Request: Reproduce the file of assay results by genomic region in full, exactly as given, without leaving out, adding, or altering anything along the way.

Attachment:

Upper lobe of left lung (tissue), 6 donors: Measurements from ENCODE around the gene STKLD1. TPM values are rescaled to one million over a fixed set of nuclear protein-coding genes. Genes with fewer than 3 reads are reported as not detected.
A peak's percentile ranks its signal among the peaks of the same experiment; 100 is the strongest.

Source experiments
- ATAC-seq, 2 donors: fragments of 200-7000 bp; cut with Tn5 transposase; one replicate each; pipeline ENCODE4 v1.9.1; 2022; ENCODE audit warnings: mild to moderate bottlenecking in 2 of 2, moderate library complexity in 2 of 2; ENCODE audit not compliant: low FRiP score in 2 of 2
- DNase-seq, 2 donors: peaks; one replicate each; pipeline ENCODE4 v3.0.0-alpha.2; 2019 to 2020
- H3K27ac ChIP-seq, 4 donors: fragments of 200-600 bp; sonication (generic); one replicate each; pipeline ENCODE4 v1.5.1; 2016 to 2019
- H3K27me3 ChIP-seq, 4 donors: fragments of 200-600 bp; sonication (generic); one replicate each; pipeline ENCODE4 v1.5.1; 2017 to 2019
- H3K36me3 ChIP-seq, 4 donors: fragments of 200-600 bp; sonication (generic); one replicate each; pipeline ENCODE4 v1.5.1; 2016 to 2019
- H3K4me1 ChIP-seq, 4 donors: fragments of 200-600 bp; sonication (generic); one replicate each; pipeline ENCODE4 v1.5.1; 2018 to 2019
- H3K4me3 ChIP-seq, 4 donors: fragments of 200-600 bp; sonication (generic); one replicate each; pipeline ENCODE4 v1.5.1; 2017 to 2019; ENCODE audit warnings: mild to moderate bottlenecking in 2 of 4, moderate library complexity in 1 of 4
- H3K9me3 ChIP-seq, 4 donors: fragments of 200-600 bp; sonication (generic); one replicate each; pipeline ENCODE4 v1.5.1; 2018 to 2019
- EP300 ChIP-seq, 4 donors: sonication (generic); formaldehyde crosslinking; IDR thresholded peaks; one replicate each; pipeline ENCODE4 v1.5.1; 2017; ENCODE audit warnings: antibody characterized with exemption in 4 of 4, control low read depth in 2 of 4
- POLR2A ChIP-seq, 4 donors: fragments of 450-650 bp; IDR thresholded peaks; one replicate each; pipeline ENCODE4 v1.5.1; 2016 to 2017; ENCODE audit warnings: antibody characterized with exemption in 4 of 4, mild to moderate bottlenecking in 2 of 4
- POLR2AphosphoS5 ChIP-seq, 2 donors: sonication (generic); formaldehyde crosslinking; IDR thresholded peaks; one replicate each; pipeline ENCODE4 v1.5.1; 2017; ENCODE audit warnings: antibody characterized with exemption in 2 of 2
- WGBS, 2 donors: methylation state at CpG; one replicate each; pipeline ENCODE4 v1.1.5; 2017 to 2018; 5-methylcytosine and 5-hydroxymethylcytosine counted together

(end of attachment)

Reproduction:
Upper lobe of left lung (tissue), 6 donors: Measurements from ENCODE around the gene STKLD1. TPM values are rescaled to one million over a fixed set of nuclear protein-coding genes. Genes with fewer than 3 reads are reported as not detected.
A peak's percentile ranks its signal among the peaks of the same experiment; 100 is the strongest.

Source experiments
- ATAC-seq, 2 donors: fragments of 200-7000 bp; cut with Tn5 transposase; one replicate each; pipeline ENCODE4 v1.9.1; 2022; ENCODE audit warnings: mild to moderate bottlenecking in 2 of 2, moderate library complexity in 2 of 2; ENCODE audit not compliant: low FRiP score in 2 of 2
- DNase-seq, 2 donors: peaks; one replicate each; pipeline ENCODE4 v3.0.0-alpha.2; 2019 to 2020
- H3K27ac ChIP-seq, 4 donors: fragments of 200-600 bp; sonication (generic); one replicate each; pipeline ENCODE4 v1.5.1; 2016 to 2019
- H3K27me3 ChIP-seq, 4 donors: fragments of 200-600 bp; sonication (generic); one replicate each; pipeline ENCODE4 v1.5.1; 2017 to 2019
- H3K36me3 ChIP-seq, 4 donors: fragments of 200-600 bp; sonication (generic); one replicate each; pipeline ENCODE4 v1.5.1; 2016 to 2019
- H3K4me1 ChIP-seq, 4 donors: fragments of 200-600 bp; sonication (generic); one replicate each; pipeline ENCODE4 v1.5.1; 2018 to 2019
- H3K4me3 ChIP-seq, 4 donors: fragments of 200-600 bp; sonication (generic); one replicate each; pipeline ENCODE4 v1.5.1; 2017 to 2019; ENCODE audit warnings: mild to moderate bottlenecking in 2 of 4, moderate library complexity in 1 of 4
- H3K9me3 ChIP-seq, 4 donors: fragments of 200-600 bp; sonication (generic); one replicate each; pipeline ENCODE4 v1.5.1; 2018 to 2019
- EP300 ChIP-seq, 4 donors: sonication (generic); formaldehyde crosslinking; IDR thresholded peaks; one replicate each; pipeline ENCODE4 v1.5.1; 2017; ENCODE audit warnings: antibody characterized with exemption in 4 of 4, control low read depth in 2 of 4
- POLR2A ChIP-seq, 4 donors: fragments of 450-650 bp; IDR thresholded peaks; one replicate each; pipeline ENCODE4 v1.5.1; 2016 to 2017; ENCODE audit warnings: antibody characterized with exemption in 4 of 4, mild to moderate bottlenecking in 2 of 4
- POLR2AphosphoS5 ChIP-seq, 2 donors: sonication (generic); formaldehyde crosslinking; IDR thresholded peaks; one replicate each; pipeline ENCODE4 v1.5.1; 2017; ENCODE audit warnings: antibody characterized with exemption in 2 of 2
- WGBS, 2 donors: methylation state at CpG; one replicate each; pipeline ENCODE4 v1.1.5; 2017 to 2018; 5-methylcytosine and 5-hydroxymethylcytosine counted together